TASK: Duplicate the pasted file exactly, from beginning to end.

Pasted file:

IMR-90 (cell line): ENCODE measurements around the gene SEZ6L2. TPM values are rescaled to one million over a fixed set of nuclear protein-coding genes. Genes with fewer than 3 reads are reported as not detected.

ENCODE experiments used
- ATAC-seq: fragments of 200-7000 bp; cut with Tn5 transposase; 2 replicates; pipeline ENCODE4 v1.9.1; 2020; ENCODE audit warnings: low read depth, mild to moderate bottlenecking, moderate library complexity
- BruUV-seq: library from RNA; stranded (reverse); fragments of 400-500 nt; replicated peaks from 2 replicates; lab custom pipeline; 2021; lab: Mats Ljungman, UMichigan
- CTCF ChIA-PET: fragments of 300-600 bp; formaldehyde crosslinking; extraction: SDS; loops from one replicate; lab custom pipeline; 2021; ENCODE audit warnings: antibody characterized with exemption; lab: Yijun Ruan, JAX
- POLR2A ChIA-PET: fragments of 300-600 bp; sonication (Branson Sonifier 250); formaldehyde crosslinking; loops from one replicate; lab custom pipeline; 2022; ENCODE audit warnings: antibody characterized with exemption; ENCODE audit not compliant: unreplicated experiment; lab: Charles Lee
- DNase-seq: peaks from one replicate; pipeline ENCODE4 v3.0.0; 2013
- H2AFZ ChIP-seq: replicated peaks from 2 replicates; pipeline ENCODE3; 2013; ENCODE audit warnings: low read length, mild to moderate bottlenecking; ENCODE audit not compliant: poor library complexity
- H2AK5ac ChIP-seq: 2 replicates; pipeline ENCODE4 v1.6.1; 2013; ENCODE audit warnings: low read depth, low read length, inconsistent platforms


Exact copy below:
IMR-90 (cell line): ENCODE measurements around the gene SEZ6L2. TPM values are rescaled to one million over a fixed set of nuclear protein-coding genes. Genes with fewer than 3 reads are reported as not detected.

ENCODE experiments used
- ATAC-seq: fragments of 200-7000 bp; cut with Tn5 transposase; 2 replicates; pipeline ENCODE4 v1.9.1; 2020; ENCODE audit warnings: low read depth, mild to moderate bottlenecking, moderate library complexity
- BruUV-seq: library from RNA; stranded (reverse); fragments of 400-500 nt; replicated peaks from 2 replicates; lab custom pipeline; 2021; lab: Mats Ljungman, UMichigan
- CTCF ChIA-PET: fragments of 300-600 bp; formaldehyde crosslinking; extraction: SDS; loops from one replicate; lab custom pipeline; 2021; ENCODE audit warnings: antibody characterized with exemption; lab: Yijun Ruan, JAX
- POLR2A ChIA-PET: fragments of 300-600 bp; sonication (Branson Sonifier 250); formaldehyde crosslinking; loops from one replicate; lab custom pipeline; 2022; ENCODE audit warnings: antibody characterized with exemption; ENCODE audit not compliant: unreplicated experiment; lab: Charles Lee
- DNase-seq: peaks from one replicate; pipeline ENCODE4 v3.0.0; 2013
- H2AFZ ChIP-seq: replicated peaks from 2 replicates; pipeline ENCODE3; 2013; ENCODE audit warnings: low read length, mild to moderate bottlenecking; ENCODE audit not compliant: poor library complexity
- H2AK5ac ChIP-seq: 2 replicates; pipeline ENCODE4 v1.6.1; 2013; ENCODE audit warnings: low read depth, low read length, inconsistent platforms